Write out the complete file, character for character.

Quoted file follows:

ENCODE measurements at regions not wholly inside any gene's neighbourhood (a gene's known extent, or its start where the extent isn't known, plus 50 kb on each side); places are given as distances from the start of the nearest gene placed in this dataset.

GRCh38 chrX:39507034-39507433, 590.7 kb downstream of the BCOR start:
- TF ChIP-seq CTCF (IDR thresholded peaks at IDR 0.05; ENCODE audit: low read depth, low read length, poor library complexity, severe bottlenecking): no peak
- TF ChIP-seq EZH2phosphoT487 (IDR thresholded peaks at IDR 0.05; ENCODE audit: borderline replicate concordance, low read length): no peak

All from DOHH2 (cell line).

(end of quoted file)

ENCODE measurements at regions not wholly inside any gene's neighbourhood (a gene's known extent, or its start where the extent isn't known, plus 50 kb on each side); places are given as distances from the start of the nearest gene placed in this dataset.

GRCh38 chrX:39507034-39507433, 590.7 kb downstream of the BCOR start:
- TF ChIP-seq CTCF (IDR thresholded peaks at IDR 0.05; ENCODE audit: low read depth, low read length, poor library complexity, severe bottlenecking): no peak
- TF ChIP-seq EZH2phosphoT487 (IDR thresholded peaks at IDR 0.05; ENCODE audit: borderline replicate concordance, low read length): no peak

All from DOHH2 (cell line).